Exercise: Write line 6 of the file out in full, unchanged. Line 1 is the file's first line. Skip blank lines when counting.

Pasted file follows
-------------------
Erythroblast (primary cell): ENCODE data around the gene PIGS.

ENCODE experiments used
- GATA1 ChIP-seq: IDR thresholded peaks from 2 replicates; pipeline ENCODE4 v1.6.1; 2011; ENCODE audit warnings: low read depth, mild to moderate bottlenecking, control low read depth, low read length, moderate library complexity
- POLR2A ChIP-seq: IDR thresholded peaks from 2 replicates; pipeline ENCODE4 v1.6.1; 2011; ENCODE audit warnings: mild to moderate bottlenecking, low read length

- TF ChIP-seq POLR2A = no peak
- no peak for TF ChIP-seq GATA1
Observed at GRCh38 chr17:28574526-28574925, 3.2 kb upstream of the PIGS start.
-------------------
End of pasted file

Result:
- no peak for TF ChIP-seq GATA1